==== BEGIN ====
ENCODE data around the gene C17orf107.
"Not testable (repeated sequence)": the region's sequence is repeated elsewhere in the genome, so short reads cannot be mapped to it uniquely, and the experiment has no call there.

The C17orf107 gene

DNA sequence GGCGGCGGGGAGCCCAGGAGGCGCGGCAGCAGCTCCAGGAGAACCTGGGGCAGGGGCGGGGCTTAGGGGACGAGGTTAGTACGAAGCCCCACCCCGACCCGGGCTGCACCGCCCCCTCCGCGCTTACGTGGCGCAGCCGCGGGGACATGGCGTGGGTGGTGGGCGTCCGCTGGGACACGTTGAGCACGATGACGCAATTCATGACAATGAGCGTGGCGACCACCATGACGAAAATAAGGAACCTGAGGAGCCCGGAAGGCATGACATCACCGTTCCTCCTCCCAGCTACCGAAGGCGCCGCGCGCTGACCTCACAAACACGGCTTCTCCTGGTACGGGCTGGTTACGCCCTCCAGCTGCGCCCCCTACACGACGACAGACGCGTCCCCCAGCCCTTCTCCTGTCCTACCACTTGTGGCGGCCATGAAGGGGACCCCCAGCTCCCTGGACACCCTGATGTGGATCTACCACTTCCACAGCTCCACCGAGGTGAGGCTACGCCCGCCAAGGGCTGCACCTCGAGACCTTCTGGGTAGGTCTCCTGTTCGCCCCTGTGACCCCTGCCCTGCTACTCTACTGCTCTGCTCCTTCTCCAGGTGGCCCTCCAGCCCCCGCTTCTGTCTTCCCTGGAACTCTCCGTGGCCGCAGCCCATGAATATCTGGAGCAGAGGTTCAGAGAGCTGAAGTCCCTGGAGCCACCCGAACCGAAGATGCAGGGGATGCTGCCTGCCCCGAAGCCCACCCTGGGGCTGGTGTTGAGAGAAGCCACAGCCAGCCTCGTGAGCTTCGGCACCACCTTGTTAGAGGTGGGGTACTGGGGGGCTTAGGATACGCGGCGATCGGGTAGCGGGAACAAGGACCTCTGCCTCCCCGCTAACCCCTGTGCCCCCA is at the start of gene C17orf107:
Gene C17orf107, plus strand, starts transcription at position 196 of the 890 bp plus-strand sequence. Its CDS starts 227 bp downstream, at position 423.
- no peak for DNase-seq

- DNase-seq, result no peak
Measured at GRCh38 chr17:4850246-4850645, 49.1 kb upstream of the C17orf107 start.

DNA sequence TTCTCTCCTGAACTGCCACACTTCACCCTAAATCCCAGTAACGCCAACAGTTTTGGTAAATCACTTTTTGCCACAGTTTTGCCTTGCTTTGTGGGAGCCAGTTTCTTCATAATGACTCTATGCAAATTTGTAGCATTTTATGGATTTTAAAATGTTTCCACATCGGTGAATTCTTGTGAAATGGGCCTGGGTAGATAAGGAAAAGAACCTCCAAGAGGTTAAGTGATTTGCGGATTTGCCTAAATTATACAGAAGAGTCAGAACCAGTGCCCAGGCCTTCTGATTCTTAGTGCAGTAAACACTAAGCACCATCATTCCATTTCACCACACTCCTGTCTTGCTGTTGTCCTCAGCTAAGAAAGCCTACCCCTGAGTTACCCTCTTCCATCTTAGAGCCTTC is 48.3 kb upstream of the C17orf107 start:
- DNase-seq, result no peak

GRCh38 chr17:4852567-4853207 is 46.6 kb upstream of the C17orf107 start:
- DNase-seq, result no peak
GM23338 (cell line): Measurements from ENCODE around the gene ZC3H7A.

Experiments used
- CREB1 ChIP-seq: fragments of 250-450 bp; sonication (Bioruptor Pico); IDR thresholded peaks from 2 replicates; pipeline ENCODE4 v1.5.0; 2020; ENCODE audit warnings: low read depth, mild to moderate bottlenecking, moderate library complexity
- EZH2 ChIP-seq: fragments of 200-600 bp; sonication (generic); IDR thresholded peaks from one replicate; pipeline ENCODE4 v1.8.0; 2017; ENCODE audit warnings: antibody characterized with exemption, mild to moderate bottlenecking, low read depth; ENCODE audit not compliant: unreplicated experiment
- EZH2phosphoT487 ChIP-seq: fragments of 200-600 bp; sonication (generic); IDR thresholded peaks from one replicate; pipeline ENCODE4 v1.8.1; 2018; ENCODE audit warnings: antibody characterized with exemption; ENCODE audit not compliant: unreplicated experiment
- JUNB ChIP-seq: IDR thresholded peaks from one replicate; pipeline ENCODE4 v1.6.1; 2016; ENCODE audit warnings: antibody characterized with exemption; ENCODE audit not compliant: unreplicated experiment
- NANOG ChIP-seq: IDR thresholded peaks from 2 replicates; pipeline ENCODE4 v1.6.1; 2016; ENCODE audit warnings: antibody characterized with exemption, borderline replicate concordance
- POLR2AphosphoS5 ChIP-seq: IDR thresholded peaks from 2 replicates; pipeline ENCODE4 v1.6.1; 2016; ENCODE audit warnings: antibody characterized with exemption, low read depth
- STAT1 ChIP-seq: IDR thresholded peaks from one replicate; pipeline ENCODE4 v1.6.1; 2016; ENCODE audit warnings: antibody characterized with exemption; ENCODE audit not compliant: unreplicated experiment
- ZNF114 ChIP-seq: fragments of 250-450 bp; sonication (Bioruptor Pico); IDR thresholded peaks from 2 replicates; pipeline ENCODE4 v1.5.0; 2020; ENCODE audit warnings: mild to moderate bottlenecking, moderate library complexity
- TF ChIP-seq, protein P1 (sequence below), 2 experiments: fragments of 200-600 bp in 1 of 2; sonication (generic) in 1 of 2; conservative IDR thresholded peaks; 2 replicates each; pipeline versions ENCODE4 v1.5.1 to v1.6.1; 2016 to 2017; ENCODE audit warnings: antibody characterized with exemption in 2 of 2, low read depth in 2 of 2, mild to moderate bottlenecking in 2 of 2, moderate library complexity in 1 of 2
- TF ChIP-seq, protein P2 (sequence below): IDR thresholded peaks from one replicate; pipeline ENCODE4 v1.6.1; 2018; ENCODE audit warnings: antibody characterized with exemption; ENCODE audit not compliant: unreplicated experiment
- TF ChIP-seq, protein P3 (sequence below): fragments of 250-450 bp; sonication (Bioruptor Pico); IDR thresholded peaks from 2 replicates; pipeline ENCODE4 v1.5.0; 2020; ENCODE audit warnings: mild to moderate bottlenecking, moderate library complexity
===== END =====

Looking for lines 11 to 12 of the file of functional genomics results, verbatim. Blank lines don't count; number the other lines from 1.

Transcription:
GRCh38 chr17:4852567-4853207 is 46.6 kb upstream of the C17orf107 start:
- DNase-seq, result no peak